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Al-Qaeda’s Endless Jihad in East Africa
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Al-Qaeda’s Endless Jihad in East Africa

The Department of Justice recently charged a Shabaab operative with plotting a 9/11-style hijacking.

On December 16, the Department of Justice announced that Cholo Abdi Abdullah, a 30-year-old Kenyan national, had been charged with plotting a 9/11-style attack inside the U.S. Abdullah was a member of Shabaab, al-Qaeda’s branch in East Africa, and he began pursuing the hijacking plot in late 2016. Between 2017 and 2019, Abdullah attended a flight school in the Philippines. He was finally detected, arrested in July 2019 and eventually transferred to U.S. custody earlier this month. The court filings reveal that Abdullah wasn’t the only Shabaab operative selected to take part in the hijacking operation. Authorities have identified at least one other prospective pilot, an unnamed individual who was likely detained in Africa.  

While Americans have many other concerns these days, ranging from the coronavirus pandemic to the so-called great power competition with China, the terrorist threat hasn’t gone away. Al-Qaeda operatives with an intent to strike in the West are still out there lurking, hoping to slip through America’s defenses. Fortunately, they’ve failed time and again to pull off another spectacular, mass casualty attack inside the U.S. But that doesn’t mean they will stop trying. 

Shabaab is often described as one of al-Qaeda’s affiliates. Al-Qaeda itself refers to Shabaab as one of its regional branches. Shabaab is waging jihad to topple the U.S.-backed government in Mogadishu and replace it with a totalitarian regime based on its radical version of sharia, or Islamic law. 

A small contingent of about 700 American troops has been working with the Somali government and regional partners to prevent that from happening. But earlier this month, President Trump ordered that they be withdrawn from the country. The conflict in Somalia is considered one of the “endless wars,” which President Trump and President-elect Biden have vowed to end. So, U.S. military forces are being repositioned to neighboring countries. 

U.S. Africa Command, which oversees the military’s efforts in East Africa, vows to fight on, launching airstrikes and other raids from outside of Somalia. “To be clear, the U.S. is not withdrawing or disengaging from East Africa,” Gen. Stephen Townsend said in a statement on Dec. 19. “We remain committed to helping our African partners build a more secure future.” 

Still, U.S. military officials quietly concede that their mission will be more difficult now that they’ll have even fewer boots on the ground to track down Shabaab’s men. But how many Americans understand what that mission is in the first place? My guess is not many—and that’s a problem. 

The U.S. has been conducting military operations in Somalia under the 2001 Authorization for the Use of Military Force. That law was passed in the wake of the 9/11 hijackings and gave the U.S. military a broad license to hunt down al-Qaeda and associated forces. There is no real material dispute over Shabaab’s status. In the past, some analysts tried to play disconnect the dots, pretending that Shabaab was something other than really a part of al-Qaeda. That torturous analytic effort eventually failed, mainly because Shabaab insists on broadcasting its fealty to al-Qaeda.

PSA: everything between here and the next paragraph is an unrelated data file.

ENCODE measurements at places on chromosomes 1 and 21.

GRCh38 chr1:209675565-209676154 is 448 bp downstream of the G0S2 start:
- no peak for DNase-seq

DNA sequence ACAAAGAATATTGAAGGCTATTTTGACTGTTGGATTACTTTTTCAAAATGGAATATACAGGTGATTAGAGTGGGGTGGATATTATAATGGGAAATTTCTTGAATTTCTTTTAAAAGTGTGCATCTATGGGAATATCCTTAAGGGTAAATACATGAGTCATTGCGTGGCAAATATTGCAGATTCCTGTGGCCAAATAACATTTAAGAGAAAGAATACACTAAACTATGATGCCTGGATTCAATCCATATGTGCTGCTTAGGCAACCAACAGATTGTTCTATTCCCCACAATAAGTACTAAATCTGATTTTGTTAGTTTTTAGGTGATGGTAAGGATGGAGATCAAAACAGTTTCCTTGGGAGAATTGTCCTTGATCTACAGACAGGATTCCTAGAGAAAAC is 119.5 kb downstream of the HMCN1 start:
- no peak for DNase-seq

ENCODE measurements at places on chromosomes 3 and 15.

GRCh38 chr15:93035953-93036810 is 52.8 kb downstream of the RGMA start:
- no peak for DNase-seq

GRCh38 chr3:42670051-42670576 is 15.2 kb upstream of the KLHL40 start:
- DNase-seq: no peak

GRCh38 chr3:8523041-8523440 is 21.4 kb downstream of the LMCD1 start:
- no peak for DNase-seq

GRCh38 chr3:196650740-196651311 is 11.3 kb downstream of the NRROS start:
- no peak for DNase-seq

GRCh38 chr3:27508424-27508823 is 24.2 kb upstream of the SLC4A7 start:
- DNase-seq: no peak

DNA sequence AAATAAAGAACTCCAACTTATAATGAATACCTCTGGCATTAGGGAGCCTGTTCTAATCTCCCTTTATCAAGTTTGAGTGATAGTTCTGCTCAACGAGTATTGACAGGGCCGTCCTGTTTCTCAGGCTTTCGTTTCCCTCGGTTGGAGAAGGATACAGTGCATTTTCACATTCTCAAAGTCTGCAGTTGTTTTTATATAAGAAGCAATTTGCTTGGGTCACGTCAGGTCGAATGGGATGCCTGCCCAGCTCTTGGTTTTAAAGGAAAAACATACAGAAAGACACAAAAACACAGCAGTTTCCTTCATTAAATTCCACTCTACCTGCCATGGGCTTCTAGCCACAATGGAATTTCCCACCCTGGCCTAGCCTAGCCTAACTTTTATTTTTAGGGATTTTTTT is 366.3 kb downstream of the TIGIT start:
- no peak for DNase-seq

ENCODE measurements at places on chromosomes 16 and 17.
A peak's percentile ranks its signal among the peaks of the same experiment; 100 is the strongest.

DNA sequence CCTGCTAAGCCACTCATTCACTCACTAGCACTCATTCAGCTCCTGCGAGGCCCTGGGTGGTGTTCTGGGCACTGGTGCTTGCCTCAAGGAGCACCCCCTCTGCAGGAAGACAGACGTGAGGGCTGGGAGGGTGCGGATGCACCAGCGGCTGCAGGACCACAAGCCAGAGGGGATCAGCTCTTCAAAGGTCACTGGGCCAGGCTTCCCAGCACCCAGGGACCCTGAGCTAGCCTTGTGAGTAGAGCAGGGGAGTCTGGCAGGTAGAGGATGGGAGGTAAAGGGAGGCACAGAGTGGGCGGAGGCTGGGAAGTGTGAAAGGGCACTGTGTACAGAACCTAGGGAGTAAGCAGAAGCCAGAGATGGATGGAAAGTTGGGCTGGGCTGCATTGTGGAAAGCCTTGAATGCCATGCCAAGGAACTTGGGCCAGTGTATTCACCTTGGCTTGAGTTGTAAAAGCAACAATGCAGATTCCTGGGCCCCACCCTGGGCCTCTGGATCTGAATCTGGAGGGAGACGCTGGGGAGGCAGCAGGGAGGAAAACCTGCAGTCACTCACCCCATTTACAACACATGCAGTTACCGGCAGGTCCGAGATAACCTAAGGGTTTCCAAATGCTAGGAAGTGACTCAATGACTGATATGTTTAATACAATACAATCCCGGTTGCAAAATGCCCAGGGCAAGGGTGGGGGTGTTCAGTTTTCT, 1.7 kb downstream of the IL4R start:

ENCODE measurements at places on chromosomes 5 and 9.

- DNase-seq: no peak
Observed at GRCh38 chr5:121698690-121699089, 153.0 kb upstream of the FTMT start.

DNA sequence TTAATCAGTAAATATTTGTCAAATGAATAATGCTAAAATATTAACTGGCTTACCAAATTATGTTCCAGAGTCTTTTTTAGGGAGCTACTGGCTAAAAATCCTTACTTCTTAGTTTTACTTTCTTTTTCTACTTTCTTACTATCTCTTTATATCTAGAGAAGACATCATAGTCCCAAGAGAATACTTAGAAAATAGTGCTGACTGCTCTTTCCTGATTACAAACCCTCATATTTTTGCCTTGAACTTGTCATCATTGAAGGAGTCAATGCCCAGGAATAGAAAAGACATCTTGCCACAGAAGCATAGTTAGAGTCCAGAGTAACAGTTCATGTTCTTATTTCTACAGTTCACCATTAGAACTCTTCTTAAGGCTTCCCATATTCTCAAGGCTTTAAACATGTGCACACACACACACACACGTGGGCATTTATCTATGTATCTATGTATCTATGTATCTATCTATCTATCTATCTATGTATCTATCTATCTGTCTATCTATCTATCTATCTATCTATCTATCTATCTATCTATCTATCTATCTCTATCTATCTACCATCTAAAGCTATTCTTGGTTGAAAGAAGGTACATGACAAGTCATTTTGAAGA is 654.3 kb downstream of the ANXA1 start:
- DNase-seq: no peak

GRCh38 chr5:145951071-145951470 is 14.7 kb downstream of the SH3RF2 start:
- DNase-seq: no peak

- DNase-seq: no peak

Shabaab is part of al-Qaeda, or for those still denying that reality, indisputably an “associated force” of al-Qaeda under the 2001 AUMF. The group privately swore allegiance to Osama bin Laden in 2010. Bin Laden’s successor, Ayman al-Zawahiri, publicly accepted Shabaab’s oath in February 2012. The group remains openly loyal to al-Qaeda to this day. Shabaab’s current emir, Abu Ubaydah Ahmed Umar, has clearly stated his own allegiance to Zawahiri. Al-Qaeda’s senior leadership has maintained a hand in the group’s activities through years. Moreover, Shabaab’s propaganda arm regularly celebrates the 9/11 hijackings and other high-profile attacks while emphasizing that it is part of al-Qaeda’s global media network.  

However, lawmakers could not possibly have envisioned that U.S. forces would still be involved in Somalia (let alone Afghanistan) nearly two decades after they passed the AUMF. That’s part of the reason the “endless wars” narrative has become so prevalent. For good reasons, Americans don’t like open-ended warfare with undefined outcomes. The jihadists are principally insurgents, not conventional military forces, meaning they are organized to fight on indefinitely. And today, at the end of 2020, there is no political consensus inside the U.S. regarding the use of force in Africa or elsewhere to contain and disrupt them.

It may be the case that if Congress were to vote on the matter today, then elected representatives would decide that they no longer want to authorize military activities inside Somalia. So be it. If that were the case, at least there would be a political resolution to the “endless wars.”

But that still wouldn’t change the facts about Shabaab. It is a part of al-Qaeda. Its men control significant turf inside Somalia today, and they are capable of capturing more in the near future. The jihadists threaten civilians in the countries surrounding Somalia. And, as evidenced by the plot involving Cholo Abdi Abdullah, a part of the group has an eye on attacks inside the U.S. 

As I’ve written previously, Trump and Biden can claim they want to “end” the “endless wars” all they want. That doesn’t mean the terrorists will stop fighting. 

Tom Joscelyn is a senior fellow at Just Security.